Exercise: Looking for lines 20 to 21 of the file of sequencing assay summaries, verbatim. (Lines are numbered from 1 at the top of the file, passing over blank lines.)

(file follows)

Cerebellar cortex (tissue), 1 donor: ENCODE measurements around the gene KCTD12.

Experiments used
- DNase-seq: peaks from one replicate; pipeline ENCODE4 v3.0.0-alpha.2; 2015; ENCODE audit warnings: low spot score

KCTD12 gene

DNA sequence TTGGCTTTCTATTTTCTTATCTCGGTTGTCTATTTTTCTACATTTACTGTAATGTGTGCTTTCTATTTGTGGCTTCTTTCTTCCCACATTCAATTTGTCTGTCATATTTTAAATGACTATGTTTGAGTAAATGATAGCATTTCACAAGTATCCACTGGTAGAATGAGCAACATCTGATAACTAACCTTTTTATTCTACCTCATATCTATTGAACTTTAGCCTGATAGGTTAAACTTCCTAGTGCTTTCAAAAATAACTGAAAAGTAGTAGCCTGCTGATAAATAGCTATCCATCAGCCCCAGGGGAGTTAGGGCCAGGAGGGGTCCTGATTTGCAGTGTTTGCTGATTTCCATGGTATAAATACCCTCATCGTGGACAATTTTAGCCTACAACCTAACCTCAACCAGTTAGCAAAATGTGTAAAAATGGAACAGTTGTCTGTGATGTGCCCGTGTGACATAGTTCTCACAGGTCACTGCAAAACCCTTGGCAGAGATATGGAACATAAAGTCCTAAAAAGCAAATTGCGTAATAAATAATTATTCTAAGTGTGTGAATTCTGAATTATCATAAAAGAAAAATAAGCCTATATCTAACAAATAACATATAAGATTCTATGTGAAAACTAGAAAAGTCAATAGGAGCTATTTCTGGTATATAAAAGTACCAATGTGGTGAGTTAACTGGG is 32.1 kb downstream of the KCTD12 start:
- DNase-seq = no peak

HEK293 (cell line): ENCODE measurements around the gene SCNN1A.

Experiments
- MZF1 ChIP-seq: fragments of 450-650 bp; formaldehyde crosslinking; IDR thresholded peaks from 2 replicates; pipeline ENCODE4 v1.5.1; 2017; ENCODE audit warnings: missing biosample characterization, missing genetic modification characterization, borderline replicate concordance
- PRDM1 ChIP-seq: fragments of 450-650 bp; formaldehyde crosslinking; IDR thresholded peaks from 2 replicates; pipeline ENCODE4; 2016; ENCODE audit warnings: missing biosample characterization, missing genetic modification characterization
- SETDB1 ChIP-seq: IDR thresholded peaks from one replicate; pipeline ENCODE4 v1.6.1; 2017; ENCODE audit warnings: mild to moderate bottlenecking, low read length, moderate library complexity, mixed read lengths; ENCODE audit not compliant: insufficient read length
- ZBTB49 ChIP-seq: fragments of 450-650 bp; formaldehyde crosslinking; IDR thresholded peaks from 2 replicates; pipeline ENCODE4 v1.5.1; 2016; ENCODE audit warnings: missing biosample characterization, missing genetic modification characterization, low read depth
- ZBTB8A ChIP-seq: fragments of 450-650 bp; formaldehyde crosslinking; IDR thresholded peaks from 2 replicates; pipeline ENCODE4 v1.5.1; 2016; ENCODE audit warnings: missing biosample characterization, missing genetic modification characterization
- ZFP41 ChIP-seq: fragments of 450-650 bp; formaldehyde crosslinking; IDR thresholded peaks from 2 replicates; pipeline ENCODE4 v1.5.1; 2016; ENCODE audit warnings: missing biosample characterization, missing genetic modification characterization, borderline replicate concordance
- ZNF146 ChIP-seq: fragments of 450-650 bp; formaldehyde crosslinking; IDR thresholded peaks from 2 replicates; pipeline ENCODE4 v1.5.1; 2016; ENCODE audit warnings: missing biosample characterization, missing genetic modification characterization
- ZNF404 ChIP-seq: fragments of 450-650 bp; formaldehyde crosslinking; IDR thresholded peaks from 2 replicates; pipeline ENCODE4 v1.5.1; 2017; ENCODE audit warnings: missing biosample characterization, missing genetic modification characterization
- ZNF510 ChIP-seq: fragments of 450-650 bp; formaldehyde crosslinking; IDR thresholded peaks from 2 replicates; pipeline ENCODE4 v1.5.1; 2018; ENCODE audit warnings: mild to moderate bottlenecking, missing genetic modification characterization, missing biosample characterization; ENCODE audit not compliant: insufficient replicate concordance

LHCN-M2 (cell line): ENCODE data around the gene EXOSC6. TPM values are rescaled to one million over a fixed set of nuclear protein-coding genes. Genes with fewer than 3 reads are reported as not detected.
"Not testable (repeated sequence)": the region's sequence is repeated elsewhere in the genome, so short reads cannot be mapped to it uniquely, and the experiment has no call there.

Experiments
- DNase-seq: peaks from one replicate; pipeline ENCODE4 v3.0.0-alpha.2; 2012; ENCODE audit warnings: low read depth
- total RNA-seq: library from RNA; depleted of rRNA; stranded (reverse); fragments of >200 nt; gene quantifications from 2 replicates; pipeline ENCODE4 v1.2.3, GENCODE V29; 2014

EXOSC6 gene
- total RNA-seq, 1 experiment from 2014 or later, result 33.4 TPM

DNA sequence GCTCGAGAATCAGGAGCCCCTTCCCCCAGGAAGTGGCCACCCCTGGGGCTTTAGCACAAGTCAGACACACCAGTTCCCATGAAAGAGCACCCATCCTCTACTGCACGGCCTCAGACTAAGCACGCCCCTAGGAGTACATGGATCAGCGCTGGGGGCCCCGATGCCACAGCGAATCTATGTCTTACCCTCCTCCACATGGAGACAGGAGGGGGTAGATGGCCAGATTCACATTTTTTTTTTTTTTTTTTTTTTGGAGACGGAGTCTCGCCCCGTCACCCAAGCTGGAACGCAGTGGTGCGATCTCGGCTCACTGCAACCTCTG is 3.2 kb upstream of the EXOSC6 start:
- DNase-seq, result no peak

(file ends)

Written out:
Experiments
- DNase-seq: peaks from one replicate; pipeline ENCODE4 v3.0.0-alpha.2; 2012; ENCODE audit warnings: low read depth